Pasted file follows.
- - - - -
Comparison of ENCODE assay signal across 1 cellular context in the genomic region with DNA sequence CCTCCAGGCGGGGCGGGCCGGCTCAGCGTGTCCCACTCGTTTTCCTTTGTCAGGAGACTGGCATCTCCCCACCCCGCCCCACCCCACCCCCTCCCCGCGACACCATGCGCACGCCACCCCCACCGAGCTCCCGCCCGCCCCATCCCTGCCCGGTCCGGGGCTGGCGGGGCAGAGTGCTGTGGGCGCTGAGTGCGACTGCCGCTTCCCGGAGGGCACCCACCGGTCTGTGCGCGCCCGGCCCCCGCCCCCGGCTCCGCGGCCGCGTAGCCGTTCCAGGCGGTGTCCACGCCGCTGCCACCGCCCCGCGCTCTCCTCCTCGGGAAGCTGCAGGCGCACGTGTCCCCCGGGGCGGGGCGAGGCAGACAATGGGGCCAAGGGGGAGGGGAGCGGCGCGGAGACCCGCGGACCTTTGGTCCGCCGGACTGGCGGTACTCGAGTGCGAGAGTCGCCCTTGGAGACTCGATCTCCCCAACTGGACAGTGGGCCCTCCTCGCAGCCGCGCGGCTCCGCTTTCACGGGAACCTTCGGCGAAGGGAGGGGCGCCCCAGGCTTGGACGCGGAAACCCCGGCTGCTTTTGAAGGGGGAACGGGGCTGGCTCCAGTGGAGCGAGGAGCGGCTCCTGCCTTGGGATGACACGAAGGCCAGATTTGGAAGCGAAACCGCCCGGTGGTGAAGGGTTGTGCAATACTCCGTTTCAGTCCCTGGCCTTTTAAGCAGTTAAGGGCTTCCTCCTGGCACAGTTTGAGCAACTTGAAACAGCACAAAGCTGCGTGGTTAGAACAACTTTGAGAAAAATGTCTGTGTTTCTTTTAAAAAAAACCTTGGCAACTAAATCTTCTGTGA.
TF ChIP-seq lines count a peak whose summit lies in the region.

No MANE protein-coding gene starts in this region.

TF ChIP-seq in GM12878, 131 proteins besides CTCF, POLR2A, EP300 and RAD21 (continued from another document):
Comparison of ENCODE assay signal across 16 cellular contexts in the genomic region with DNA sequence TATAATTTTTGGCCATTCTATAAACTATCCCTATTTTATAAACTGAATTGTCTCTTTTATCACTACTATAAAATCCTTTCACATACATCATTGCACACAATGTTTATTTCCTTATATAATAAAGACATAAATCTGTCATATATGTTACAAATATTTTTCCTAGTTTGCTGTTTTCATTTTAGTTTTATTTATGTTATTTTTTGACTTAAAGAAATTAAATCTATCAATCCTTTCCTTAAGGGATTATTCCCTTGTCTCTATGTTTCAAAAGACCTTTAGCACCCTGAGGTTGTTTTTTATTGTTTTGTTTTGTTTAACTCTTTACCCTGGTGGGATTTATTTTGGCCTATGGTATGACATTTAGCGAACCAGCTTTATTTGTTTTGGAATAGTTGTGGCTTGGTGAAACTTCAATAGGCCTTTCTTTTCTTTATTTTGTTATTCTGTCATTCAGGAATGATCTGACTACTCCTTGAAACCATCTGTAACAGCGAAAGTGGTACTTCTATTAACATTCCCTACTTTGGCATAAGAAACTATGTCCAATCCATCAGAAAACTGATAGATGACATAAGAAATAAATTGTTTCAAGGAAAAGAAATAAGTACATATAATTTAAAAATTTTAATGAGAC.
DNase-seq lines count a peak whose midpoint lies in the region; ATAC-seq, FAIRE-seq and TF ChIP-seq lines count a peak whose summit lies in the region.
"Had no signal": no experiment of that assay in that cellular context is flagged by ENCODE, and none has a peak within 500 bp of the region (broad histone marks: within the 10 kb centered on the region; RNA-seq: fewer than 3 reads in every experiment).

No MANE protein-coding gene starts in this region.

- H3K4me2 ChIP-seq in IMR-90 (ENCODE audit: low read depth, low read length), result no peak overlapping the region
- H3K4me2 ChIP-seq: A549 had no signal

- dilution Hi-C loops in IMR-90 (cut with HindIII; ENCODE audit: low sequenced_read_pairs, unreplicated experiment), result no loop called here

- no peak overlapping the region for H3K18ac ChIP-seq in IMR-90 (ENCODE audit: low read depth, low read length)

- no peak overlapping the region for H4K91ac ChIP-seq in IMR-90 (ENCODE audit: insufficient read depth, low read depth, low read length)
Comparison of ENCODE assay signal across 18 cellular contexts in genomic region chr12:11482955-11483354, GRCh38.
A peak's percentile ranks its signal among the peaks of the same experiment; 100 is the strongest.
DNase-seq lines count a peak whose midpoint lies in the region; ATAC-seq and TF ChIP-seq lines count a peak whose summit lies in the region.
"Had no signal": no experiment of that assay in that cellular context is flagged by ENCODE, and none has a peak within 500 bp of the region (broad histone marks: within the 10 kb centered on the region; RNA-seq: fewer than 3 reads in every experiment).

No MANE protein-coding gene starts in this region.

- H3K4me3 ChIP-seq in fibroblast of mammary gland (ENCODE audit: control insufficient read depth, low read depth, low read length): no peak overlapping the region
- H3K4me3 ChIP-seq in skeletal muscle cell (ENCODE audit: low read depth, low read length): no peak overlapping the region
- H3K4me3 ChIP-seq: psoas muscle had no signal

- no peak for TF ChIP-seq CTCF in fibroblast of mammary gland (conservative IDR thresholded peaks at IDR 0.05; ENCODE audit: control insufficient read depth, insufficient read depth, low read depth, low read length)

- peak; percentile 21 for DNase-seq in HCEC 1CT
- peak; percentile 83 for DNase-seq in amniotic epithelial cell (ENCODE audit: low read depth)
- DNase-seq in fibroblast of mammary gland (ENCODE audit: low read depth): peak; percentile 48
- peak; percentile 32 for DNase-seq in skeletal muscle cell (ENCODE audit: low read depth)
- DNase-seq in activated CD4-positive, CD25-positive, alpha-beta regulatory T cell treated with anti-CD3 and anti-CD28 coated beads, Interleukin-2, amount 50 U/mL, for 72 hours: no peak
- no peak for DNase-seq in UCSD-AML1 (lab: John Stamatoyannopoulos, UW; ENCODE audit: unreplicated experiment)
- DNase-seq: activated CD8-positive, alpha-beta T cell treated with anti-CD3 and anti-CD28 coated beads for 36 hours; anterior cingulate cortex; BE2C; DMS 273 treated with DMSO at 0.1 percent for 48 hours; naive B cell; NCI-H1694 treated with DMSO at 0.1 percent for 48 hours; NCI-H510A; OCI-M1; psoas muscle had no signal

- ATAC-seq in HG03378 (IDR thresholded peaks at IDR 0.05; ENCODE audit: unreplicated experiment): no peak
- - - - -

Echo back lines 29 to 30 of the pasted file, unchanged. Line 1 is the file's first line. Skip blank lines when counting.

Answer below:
- DNase-seq: activated CD8-positive, alpha-beta T cell treated with anti-CD3 and anti-CD28 coated beads for 36 hours; anterior cingulate cortex; BE2C; DMS 273 treated with DMSO at 0.1 percent for 48 hours; naive B cell; NCI-H1694 treated with DMSO at 0.1 percent for 48 hours; NCI-H510A; OCI-M1; psoas muscle had no signal

- ATAC-seq in HG03378 (IDR thresholded peaks at IDR 0.05; ENCODE audit: unreplicated experiment): no peak